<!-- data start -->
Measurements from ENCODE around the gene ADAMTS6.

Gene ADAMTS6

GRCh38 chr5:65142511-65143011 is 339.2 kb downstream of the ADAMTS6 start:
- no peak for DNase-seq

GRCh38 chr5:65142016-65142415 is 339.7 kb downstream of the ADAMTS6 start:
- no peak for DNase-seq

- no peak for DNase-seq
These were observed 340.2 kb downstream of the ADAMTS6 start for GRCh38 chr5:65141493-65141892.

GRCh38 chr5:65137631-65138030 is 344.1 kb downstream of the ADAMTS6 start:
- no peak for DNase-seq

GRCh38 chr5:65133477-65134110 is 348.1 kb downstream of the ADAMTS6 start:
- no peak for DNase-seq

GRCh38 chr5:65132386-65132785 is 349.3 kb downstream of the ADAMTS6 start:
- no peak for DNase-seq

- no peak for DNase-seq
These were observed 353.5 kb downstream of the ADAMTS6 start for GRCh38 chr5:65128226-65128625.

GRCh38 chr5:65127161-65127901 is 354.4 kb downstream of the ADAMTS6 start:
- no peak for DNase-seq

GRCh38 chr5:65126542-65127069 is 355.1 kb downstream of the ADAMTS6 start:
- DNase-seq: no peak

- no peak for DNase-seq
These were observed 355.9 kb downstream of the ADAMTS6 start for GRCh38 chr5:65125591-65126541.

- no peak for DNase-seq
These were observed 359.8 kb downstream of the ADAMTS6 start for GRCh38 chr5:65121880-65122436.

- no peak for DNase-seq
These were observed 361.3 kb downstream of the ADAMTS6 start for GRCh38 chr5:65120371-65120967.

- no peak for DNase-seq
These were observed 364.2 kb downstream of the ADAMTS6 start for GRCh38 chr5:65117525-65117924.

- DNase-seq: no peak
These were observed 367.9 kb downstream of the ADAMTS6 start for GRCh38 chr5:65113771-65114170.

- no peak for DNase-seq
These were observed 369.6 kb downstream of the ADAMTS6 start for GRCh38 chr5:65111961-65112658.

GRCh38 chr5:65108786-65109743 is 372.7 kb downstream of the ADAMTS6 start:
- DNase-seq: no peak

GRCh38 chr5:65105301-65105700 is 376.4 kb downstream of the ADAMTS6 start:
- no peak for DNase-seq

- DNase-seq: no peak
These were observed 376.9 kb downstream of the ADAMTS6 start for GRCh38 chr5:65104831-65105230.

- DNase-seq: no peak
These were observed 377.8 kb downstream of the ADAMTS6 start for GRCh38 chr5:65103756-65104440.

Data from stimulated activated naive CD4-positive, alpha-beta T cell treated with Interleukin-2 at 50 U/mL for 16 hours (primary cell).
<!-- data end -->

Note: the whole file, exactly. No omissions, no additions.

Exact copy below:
Measurements from ENCODE around the gene ADAMTS6.

Gene ADAMTS6

GRCh38 chr5:65142511-65143011 is 339.2 kb downstream of the ADAMTS6 start:
- no peak for DNase-seq

GRCh38 chr5:65142016-65142415 is 339.7 kb downstream of the ADAMTS6 start:
- no peak for DNase-seq

- no peak for DNase-seq
These were observed 340.2 kb downstream of the ADAMTS6 start for GRCh38 chr5:65141493-65141892.

GRCh38 chr5:65137631-65138030 is 344.1 kb downstream of the ADAMTS6 start:
- no peak for DNase-seq

GRCh38 chr5:65133477-65134110 is 348.1 kb downstream of the ADAMTS6 start:
- no peak for DNase-seq

GRCh38 chr5:65132386-65132785 is 349.3 kb downstream of the ADAMTS6 start:
- no peak for DNase-seq

- no peak for DNase-seq
These were observed 353.5 kb downstream of the ADAMTS6 start for GRCh38 chr5:65128226-65128625.

GRCh38 chr5:65127161-65127901 is 354.4 kb downstream of the ADAMTS6 start:
- no peak for DNase-seq

GRCh38 chr5:65126542-65127069 is 355.1 kb downstream of the ADAMTS6 start:
- DNase-seq: no peak

- no peak for DNase-seq
These were observed 355.9 kb downstream of the ADAMTS6 start for GRCh38 chr5:65125591-65126541.

- no peak for DNase-seq
These were observed 359.8 kb downstream of the ADAMTS6 start for GRCh38 chr5:65121880-65122436.

- no peak for DNase-seq
These were observed 361.3 kb downstream of the ADAMTS6 start for GRCh38 chr5:65120371-65120967.

- no peak for DNase-seq
These were observed 364.2 kb downstream of the ADAMTS6 start for GRCh38 chr5:65117525-65117924.

- DNase-seq: no peak
These were observed 367.9 kb downstream of the ADAMTS6 start for GRCh38 chr5:65113771-65114170.

- no peak for DNase-seq
These were observed 369.6 kb downstream of the ADAMTS6 start for GRCh38 chr5:65111961-65112658.

GRCh38 chr5:65108786-65109743 is 372.7 kb downstream of the ADAMTS6 start:
- DNase-seq: no peak

GRCh38 chr5:65105301-65105700 is 376.4 kb downstream of the ADAMTS6 start:
- no peak for DNase-seq

- DNase-seq: no peak
These were observed 376.9 kb downstream of the ADAMTS6 start for GRCh38 chr5:65104831-65105230.

- DNase-seq: no peak
These were observed 377.8 kb downstream of the ADAMTS6 start for GRCh38 chr5:65103756-65104440.

Data from stimulated activated naive CD4-positive, alpha-beta T cell treated with Interleukin-2 at 50 U/mL for 16 hours (primary cell).